The use of Ferrophos pigment in electromagnetic interference shielding (EMI) applications is also disclosed in the prior art. See U.S. Pat. No. 4,447,492, issued May 8, 1984, and U.S. Pat. No. 4,517,118, issued May 14, 1985. These patents disclose the use of Ferrophos pigment alone or in combination with other conductive materials, such as nickel powder, in coating compositions which can be used to coat plastic substrates for electromagnetic interference shielding purposes. In this application, the coating serves to protect the substrate from electromagnetic energy emanating from other sources, or to prevent the escape of electromagnetic energy from within a housing formed from the plastic material. In order to be effective in this application, a pigment desirably has a high conductivity, as well as superior magnetic properties, and should b escapable of providing attenuations of about 30 decibles or more over a frequency range of 0.5 to 1,000 MHz.
Good electrical conductivity is essential for EMI shielding applications, and this will depend on good interparticle contact. An electrical current should flow from particle-to-particle with the lowest amount of contact resistance. Interparticle resistivity can increase, however, due to the formation of an oxide or other passivating film on the surface of the particle. Although relatively this in terms of the dimensions of the particle, e.g. perhaps only a few atoms thick, these passivation layers impart a high resistivity to the surface of the particle and thus reduce the flow of current between contiguous particles. Attempts to clean the surface of the particles using, for instance, a dilute mineral acid solution are only temporarily successful since the passivation layer will readily reform on the particle surface. For this reason, most non-noble metals, such as copper and iron, are readily passivated and therefore fail in such applications. The failure rate is accelerated under conditions of elevated temperature and high humidity.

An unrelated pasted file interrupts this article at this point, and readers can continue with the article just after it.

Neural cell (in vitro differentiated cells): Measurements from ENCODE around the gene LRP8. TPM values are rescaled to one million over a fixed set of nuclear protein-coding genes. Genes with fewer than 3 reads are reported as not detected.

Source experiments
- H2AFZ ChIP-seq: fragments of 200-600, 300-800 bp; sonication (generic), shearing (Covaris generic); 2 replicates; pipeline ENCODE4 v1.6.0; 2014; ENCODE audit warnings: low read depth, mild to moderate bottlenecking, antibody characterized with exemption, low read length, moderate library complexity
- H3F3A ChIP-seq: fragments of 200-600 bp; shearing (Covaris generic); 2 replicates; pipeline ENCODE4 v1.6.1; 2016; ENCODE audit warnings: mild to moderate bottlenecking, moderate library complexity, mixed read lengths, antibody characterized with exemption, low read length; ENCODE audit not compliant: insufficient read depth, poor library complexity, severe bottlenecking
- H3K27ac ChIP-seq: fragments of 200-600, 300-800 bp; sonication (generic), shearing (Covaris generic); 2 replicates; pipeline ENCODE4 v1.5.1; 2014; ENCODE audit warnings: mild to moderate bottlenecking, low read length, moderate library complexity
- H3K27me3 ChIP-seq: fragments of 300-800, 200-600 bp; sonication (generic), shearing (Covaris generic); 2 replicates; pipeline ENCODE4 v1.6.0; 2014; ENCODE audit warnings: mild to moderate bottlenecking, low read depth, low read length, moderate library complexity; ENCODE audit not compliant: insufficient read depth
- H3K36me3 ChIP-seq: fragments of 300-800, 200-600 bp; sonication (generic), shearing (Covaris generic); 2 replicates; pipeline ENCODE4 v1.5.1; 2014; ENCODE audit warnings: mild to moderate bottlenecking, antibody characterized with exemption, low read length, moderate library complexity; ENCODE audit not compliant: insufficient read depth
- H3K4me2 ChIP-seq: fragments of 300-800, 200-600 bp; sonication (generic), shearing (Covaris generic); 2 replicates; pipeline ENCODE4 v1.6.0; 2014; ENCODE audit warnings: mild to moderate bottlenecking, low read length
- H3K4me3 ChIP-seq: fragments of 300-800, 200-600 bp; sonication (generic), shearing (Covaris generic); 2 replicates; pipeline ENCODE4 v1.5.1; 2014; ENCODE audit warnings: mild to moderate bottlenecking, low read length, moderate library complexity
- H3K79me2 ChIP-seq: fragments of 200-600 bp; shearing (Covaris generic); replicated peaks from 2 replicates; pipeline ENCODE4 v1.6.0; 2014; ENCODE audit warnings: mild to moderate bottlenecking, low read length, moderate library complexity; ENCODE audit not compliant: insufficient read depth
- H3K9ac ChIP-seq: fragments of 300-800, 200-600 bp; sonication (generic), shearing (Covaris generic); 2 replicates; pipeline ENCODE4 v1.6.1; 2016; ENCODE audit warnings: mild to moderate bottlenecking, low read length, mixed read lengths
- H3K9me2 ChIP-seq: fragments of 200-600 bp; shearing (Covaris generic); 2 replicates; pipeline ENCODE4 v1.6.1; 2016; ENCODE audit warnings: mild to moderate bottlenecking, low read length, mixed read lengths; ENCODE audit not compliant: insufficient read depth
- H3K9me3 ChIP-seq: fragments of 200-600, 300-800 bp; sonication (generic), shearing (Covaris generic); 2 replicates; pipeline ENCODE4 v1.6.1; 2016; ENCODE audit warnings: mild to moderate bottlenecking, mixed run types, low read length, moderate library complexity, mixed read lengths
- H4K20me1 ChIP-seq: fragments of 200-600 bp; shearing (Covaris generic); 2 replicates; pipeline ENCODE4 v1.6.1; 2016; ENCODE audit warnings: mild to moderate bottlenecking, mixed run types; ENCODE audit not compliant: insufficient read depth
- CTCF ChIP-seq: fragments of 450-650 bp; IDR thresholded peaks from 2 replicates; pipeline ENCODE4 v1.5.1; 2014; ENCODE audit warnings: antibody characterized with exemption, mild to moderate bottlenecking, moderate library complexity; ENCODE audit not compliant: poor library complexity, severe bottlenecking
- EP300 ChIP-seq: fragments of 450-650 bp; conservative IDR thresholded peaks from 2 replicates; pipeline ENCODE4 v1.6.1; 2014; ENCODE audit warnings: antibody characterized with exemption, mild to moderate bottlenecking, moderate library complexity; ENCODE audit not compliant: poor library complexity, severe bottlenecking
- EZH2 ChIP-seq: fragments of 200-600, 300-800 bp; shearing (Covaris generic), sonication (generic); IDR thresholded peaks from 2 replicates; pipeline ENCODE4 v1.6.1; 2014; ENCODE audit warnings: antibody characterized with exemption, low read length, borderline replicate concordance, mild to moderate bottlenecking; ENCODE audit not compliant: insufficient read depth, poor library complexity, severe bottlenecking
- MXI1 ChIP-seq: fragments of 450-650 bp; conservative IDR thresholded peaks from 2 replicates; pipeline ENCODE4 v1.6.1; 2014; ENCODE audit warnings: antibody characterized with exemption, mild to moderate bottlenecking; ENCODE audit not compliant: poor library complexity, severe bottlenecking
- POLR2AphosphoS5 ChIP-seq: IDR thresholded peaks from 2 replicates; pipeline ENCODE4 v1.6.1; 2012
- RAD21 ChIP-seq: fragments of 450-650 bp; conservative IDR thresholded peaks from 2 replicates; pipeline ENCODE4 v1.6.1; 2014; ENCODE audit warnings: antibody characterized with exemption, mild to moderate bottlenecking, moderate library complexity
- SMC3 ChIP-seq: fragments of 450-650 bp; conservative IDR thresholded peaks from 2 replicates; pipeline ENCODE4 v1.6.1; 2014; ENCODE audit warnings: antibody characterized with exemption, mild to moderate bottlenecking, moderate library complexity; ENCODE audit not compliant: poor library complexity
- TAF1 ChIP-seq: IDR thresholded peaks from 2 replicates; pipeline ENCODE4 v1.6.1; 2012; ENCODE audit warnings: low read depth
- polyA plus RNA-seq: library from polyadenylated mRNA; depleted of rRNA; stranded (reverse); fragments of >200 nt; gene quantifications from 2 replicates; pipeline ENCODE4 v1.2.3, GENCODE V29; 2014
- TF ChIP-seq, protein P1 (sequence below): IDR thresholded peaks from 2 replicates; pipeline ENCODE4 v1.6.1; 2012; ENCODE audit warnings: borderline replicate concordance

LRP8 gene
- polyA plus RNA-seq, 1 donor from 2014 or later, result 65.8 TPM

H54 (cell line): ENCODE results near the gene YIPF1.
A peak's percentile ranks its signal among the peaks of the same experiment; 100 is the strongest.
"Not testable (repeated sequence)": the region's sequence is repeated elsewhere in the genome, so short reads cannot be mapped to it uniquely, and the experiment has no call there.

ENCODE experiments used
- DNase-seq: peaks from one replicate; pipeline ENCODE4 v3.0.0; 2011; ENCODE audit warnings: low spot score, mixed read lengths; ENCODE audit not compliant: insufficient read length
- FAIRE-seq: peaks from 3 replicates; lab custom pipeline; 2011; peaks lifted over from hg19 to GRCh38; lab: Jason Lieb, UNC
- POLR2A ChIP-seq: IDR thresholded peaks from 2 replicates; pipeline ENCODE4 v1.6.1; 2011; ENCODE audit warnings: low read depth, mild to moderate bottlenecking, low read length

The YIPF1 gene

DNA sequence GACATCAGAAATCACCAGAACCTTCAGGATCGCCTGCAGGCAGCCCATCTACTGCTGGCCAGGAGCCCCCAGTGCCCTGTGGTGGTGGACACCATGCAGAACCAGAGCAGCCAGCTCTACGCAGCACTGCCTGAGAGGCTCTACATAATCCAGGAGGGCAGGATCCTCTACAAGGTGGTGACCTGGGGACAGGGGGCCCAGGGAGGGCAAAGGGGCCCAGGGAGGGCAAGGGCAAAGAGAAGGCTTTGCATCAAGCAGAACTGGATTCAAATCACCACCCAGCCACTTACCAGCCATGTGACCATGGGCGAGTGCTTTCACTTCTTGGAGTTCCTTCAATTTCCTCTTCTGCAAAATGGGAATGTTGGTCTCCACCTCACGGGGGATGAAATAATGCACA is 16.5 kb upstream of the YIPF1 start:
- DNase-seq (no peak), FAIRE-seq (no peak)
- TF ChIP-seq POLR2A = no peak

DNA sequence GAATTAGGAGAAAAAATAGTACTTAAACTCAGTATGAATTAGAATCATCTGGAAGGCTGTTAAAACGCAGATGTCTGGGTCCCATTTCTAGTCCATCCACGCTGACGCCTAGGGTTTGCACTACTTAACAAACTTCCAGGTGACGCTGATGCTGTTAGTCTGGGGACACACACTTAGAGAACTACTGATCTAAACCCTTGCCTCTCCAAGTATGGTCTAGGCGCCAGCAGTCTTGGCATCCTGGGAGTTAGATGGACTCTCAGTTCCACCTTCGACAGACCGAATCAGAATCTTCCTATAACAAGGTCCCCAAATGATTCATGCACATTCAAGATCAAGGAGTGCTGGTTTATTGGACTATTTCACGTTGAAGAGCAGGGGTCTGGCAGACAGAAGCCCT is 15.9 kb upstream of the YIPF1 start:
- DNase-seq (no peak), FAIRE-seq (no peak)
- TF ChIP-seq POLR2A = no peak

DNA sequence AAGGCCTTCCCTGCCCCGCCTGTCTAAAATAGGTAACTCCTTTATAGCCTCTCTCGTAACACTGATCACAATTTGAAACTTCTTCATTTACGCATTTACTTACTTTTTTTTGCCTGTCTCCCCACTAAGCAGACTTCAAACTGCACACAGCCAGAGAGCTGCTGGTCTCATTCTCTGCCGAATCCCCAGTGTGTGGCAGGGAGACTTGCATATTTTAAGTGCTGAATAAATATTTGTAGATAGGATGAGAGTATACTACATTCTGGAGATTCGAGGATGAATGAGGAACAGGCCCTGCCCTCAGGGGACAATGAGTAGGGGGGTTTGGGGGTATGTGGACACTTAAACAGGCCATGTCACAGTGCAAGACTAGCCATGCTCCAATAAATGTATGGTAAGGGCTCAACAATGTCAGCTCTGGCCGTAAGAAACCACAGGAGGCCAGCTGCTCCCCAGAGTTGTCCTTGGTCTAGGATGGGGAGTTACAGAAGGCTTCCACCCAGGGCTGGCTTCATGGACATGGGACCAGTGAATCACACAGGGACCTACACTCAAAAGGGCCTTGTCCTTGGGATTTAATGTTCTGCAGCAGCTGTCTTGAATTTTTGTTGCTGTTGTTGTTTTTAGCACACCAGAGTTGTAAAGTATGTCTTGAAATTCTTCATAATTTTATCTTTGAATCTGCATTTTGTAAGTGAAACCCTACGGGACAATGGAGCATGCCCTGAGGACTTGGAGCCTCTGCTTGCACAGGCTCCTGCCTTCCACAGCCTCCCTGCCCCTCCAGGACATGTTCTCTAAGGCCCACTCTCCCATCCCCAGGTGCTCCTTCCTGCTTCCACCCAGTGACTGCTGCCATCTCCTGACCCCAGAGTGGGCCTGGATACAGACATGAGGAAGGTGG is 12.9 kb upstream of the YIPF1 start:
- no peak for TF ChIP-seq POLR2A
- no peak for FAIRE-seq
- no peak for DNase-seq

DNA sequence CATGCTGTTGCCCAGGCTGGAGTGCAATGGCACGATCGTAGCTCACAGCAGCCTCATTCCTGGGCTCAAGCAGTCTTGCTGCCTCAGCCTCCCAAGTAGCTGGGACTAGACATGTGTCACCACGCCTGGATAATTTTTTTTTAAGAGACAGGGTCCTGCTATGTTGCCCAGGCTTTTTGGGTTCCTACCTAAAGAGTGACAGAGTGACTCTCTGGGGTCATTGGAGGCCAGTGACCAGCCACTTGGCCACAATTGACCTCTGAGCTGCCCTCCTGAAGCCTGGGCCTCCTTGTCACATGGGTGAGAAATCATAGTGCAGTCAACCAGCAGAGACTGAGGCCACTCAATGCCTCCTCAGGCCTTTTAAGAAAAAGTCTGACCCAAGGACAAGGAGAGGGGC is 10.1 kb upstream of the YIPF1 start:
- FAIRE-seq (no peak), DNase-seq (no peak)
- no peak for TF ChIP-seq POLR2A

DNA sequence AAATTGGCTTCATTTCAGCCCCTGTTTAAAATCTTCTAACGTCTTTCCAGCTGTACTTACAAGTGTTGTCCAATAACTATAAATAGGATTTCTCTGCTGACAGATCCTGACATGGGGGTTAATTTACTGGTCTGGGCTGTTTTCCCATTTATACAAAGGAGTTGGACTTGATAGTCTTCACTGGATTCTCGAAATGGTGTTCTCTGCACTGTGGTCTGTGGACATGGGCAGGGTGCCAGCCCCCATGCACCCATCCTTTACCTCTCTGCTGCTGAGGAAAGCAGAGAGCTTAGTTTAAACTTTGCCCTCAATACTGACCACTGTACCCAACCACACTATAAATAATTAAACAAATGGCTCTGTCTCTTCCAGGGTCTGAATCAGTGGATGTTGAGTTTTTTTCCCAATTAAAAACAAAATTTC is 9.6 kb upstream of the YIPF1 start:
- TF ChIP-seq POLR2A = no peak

Pigment grade nickel has good conductivity and magnetic properties and is resistant to passivation. However, nickel of this quality is relatively expensive even for many highly specialized applications.